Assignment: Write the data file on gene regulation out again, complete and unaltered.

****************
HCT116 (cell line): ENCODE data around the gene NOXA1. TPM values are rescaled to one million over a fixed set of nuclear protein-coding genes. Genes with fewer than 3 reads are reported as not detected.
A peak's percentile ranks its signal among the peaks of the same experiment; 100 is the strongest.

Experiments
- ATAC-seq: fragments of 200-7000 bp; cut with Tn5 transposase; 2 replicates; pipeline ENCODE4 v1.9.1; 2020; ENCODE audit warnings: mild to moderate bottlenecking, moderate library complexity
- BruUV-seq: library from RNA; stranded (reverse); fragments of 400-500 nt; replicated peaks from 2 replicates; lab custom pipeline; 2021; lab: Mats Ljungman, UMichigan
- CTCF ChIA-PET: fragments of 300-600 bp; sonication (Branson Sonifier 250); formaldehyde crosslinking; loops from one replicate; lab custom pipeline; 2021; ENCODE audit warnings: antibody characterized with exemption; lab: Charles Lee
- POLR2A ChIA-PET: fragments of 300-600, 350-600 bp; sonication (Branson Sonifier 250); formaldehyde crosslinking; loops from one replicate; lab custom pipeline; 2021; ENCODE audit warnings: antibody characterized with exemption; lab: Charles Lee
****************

HCT116 (cell line): ENCODE data around the gene NOXA1. TPM values are rescaled to one million over a fixed set of nuclear protein-coding genes. Genes with fewer than 3 reads are reported as not detected.
A peak's percentile ranks its signal among the peaks of the same experiment; 100 is the strongest.

Experiments
- ATAC-seq: fragments of 200-7000 bp; cut with Tn5 transposase; 2 replicates; pipeline ENCODE4 v1.9.1; 2020; ENCODE audit warnings: mild to moderate bottlenecking, moderate library complexity
- BruUV-seq: library from RNA; stranded (reverse); fragments of 400-500 nt; replicated peaks from 2 replicates; lab custom pipeline; 2021; lab: Mats Ljungman, UMichigan
- CTCF ChIA-PET: fragments of 300-600 bp; sonication (Branson Sonifier 250); formaldehyde crosslinking; loops from one replicate; lab custom pipeline; 2021; ENCODE audit warnings: antibody characterized with exemption; lab: Charles Lee
- POLR2A ChIA-PET: fragments of 300-600, 350-600 bp; sonication (Branson Sonifier 250); formaldehyde crosslinking; loops from one replicate; lab custom pipeline; 2021; ENCODE audit warnings: antibody characterized with exemption; lab: Charles Lee